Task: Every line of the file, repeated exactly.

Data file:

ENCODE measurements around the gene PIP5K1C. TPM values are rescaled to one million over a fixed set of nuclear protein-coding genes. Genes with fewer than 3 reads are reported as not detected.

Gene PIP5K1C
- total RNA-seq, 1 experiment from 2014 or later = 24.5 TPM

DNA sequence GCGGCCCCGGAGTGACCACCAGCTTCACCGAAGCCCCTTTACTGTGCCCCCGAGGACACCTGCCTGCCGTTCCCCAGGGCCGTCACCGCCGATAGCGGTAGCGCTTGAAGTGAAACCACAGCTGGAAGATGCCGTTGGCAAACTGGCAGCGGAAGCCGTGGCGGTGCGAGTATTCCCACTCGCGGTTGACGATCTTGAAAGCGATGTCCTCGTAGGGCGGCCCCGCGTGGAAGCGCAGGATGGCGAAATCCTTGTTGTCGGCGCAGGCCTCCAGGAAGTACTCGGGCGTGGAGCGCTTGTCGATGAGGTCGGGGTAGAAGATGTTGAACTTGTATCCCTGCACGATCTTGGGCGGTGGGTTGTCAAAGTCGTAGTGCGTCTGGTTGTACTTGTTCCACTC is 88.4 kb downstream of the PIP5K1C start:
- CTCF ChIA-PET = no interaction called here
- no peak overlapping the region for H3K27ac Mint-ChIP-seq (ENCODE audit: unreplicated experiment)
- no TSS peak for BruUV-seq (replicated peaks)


ENCODE measurements around the gene PIP5K1C. TPM values are rescaled to one million over a fixed set of nuclear protein-coding genes. Genes with fewer than 3 reads are reported as not detected.

Gene PIP5K1C
- total RNA-seq, 1 experiment from 2014 or later = 24.5 TPM

DNA sequence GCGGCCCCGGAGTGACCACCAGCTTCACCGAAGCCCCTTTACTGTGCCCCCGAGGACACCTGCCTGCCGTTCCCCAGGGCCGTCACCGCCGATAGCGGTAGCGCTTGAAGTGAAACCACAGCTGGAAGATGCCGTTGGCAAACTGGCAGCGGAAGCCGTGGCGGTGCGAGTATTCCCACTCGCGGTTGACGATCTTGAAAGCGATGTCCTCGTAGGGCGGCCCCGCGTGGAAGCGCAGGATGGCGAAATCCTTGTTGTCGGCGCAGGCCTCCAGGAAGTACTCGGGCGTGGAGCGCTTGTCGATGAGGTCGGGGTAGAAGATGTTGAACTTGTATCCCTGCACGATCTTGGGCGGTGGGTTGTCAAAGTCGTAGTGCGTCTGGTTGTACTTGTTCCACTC is 88.4 kb downstream of the PIP5K1C start:
- CTCF ChIA-PET = no interaction called here
- no peak overlapping the region for H3K27ac Mint-ChIP-seq (ENCODE audit: unreplicated experiment)
- no TSS peak for BruUV-seq (replicated peaks)